1. Sufjan Stevens: Illinois
When I got this album back in July amidst the controversy of the unlicensed picture of Superman on the front cover that forced the label to replace the cover and reissue the album, I mentioned that it was the early front-runner for album of the year. And here we are, 6 months later, and a chorus of indie rock and general music aficionados are joining in my proclamation. Amazon, MetaCritic, A compilation survey of mp3 blogs, and other independent blogs have all named this Album of the Year. It's also up for several Plug Independent Music Awards, and there's even talk about Grammy nominations. Which is all pretty amazing. And well deserved. But rarely is well-deserved praise in the music industry actually rewarded.
There is nothing pre-packaged, formulaic, or utterly unoriginal in this recording, the 2nd in Stevens' stated goal of 50 albums about the 50 states, and everything about it works. Some have argued that it is inferior to Greetings from Michigan, the album that put him on the map, so to speak, but I have to disagree. This is a fuller, richer, more varied, and more amazing album than that worthy predecessor. It is in fact my album of the year. And nothing really came close. But click below to see the rest of the list...
2005 Album of the Year List (continued)...
The debut full-length from this Canadian indie rock band received a strong rating in my review a few months ago and placed a remarkable 5 different songs in my Top 10 records of the week countdown, including the scorching "I'll Believe in Anything", which features the closest approximation to pure sonic bliss I've heard in quite a while during the time between 2:24 and 3:06 of the track. They have absolutely taken over the mantle of the Next Arcade Fire and are running with it. Just a great, great album.
This is actually a collection of previously released EPs, combined onto one album released in 2005. Since I didn't own any of those EPs and as only a recent convert to the wonders of the British indie legends, hadn't heard many of these songs, it qualified for album of the year status. And is well-deserving of this position. " A Century of Fakers", "This is Just a Modern Rock Song", "Put the Book Back on the Shelf", "I'm Waking up to Us", an early version of "The State I Am In". I mean come on. Just pure pop bliss.
A very good album from the (apparently former) lead singer of Superchunk Mac McCaughan, who has continued to pump out solid pop masterpieces year after year with very little acclaim outside of his dedicated fan base, which includes me and others who appreciate finding hidden gems like "Center of the World", "I Wanna Know Girls" and the brilliant "Through with People", all featured on this album.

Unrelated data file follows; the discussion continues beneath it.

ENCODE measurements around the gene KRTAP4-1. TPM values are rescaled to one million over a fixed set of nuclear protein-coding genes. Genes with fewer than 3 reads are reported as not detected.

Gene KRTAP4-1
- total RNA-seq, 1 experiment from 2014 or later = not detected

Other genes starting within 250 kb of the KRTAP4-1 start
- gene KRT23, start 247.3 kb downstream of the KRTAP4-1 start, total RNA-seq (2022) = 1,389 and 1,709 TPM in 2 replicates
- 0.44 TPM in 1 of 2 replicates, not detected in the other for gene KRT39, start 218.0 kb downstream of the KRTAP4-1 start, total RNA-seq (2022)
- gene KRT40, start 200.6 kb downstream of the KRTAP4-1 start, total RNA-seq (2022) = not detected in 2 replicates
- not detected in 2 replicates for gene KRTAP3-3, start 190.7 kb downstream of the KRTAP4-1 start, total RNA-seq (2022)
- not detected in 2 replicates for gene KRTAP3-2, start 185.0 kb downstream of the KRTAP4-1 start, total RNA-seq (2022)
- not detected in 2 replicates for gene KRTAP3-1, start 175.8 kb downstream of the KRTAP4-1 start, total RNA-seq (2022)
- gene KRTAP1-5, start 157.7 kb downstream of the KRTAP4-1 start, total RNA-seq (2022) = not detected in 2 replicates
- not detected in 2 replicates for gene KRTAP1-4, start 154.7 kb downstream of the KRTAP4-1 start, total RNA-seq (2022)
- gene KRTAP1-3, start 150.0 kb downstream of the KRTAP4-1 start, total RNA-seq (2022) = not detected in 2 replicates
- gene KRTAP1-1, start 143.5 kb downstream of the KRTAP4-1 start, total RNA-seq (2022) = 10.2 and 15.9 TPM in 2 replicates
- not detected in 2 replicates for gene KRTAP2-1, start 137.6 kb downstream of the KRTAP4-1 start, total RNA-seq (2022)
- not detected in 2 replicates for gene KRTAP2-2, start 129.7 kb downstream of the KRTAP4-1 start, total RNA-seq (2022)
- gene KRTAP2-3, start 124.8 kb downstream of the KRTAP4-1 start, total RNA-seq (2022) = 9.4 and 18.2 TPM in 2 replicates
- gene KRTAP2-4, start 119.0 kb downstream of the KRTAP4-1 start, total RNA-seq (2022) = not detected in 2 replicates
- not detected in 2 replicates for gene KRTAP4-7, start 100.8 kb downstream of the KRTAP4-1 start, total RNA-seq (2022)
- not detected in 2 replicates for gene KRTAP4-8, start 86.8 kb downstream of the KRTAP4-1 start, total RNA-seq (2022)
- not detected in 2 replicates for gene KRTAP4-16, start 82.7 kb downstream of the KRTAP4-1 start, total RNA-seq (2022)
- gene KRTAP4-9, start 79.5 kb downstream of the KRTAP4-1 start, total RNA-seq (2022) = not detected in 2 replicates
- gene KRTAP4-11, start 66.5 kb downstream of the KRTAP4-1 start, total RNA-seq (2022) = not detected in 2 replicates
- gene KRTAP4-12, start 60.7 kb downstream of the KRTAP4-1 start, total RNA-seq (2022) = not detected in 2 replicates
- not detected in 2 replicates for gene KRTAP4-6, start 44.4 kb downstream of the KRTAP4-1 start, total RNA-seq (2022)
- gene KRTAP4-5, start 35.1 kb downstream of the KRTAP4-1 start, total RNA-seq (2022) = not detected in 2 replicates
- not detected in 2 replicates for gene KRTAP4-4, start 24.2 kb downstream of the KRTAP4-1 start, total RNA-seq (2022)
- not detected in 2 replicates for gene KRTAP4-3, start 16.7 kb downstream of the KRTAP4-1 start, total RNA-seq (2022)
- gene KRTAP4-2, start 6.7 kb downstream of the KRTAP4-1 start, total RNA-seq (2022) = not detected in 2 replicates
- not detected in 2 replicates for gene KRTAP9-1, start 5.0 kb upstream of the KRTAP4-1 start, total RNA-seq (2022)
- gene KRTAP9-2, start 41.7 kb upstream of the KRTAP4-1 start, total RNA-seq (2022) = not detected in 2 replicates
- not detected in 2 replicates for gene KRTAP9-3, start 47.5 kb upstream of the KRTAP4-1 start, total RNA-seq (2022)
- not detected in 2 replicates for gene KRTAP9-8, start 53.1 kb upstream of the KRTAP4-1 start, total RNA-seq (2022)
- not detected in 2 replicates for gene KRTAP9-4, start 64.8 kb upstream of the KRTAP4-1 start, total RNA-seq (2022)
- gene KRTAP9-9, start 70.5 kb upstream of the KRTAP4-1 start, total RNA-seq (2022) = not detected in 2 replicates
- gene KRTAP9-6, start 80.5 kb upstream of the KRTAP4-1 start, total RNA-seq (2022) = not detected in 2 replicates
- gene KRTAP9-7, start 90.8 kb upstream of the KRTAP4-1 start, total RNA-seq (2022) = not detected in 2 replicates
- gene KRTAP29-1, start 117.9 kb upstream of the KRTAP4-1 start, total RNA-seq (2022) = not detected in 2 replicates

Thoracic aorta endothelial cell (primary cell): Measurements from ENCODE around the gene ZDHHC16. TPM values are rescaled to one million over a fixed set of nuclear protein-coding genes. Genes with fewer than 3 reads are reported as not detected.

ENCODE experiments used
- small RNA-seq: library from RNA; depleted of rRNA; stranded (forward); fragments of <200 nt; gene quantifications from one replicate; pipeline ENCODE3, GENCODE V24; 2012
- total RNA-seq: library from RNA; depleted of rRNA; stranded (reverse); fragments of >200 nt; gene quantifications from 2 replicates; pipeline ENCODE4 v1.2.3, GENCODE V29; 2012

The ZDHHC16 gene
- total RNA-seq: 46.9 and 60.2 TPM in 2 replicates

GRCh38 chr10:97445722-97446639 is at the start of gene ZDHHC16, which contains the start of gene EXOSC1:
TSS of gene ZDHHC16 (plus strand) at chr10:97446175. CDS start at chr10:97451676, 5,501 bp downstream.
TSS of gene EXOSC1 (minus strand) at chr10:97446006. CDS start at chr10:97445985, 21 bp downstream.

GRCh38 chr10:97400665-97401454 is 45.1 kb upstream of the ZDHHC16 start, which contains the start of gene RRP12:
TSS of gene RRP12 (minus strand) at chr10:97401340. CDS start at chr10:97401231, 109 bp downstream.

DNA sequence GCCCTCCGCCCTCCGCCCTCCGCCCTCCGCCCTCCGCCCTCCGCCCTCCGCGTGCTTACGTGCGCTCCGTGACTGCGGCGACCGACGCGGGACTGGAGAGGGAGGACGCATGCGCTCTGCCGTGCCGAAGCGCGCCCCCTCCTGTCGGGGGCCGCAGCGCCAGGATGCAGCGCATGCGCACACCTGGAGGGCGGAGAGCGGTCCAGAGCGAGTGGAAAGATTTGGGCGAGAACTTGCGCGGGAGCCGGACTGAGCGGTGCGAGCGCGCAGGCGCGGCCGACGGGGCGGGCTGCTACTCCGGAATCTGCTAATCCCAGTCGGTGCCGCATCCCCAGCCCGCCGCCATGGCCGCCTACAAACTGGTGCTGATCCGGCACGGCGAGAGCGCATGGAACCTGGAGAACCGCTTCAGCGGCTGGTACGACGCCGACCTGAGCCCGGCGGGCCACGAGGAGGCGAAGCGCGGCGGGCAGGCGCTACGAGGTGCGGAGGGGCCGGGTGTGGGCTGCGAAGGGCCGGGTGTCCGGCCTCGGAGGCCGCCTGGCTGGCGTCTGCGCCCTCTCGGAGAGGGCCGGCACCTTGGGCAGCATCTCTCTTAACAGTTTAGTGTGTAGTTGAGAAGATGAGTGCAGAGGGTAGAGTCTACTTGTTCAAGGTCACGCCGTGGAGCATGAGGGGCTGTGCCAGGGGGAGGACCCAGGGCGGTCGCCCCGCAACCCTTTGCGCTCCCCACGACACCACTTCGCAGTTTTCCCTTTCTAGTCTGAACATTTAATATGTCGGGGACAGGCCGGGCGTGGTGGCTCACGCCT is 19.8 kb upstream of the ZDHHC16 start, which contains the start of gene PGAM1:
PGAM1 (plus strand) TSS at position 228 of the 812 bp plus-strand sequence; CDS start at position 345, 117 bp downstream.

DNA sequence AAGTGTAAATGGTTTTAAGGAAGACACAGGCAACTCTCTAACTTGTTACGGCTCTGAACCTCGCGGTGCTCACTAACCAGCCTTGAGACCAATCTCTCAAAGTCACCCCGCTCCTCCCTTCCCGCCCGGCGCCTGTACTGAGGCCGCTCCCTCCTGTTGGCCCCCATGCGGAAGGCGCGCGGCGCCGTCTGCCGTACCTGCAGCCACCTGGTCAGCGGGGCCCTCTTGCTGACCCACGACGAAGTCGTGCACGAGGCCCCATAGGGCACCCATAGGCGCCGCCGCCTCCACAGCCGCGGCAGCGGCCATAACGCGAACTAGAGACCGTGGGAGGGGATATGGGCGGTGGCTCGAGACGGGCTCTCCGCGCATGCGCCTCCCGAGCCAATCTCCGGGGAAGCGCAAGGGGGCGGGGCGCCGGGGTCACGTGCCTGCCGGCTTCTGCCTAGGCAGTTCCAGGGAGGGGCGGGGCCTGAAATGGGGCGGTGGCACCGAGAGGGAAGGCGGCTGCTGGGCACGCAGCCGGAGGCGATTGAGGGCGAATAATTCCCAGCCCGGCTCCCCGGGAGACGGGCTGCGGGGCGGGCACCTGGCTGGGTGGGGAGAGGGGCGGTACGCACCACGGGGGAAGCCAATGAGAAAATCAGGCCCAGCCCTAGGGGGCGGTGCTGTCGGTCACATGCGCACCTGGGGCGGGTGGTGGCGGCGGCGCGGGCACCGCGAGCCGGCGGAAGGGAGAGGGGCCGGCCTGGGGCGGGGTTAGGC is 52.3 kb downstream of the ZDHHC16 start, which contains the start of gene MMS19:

It's tough to be considered a disappointment while still making the Top 5 of the Year, but this album (the slightly better of two releases by Bright Eyes last January) certainly was a bit of a letdown for the two-time defending artist of the year. And despite such wonderful songs as "Poison Oak", "First Day of My Life", and "Old Soul Song", there was a certain sameness to most of the tracks that detracted from their overall beauty. And the battle for a 3rd straight artist of the year award will come down to a fight with Sufjan Stevens, and at this point, I have no idea who the winner will be.
The band now infamous for getting upstaged by opening act Clap Your Hands Say Yeah! this fall actually put out the much better album and has just as bright a future as the indie rock community has rallied around their snubbing to praise this wonderful album, full of soft-spoken gems like "Daughters of the Soho Riots", "City Middle", and "Secret Meeting" mixed with hard rocking blasts of sonic joy like "Abel" and "Mr. November". Truly impressive.
A collection of tracks recorded for the BBC between 1996 to 2003 comes close to approximating the live brilliance of these Scottish legends.
The other Bright Eyes album released in January. This one actually has the best song on either CD, and one of their best ever, "Light Pollution", currently the leader in most played song of 2005 on my iPod.
Another debut full-length from a foreign band, this one British. "This Modern Love" is one of the catchiest tracks of the year, even though it reminds me terribly of New Order.
As a whole, I have some issues with this album. It's a little too sprawling, with too much instrumentation on many tracks. But the ending song "It's All Gonna Break" is just about a perfect realization of the peaks that this band can achieve, and "Ibi Dreams of Pavement" trumps "This Modern Love" for catchiness. And it grows on you. I still had a hard time placing the album, but I couldn't keep it out of the top 10.
The rest of the top 25:
11. The Mountain Goats: The Sunset Tree
12. Explosions in the Sky: How Strange, Innocence (debut re-release)
13. My Morning Jacket: Z
14. M83: Before the Dawn Heals Us
15. Okkervil River: Black Sheep Boy
16. Death Cab for Cutie: Plans
17. Decemberists: Picaresque
18. Stars: Set Yourself on Fire
19. Sigur Ros: Takk...
20. Arcade Fire: EP (debut re-release)
21. Dirty Three: Ciinder
22. Morrissey: Live at Earl's Court
23. Calexico & Iron and Wine: In the Reins
24. Rogue Wave: Descended Like Vultures
25. American Analog Set: Set Free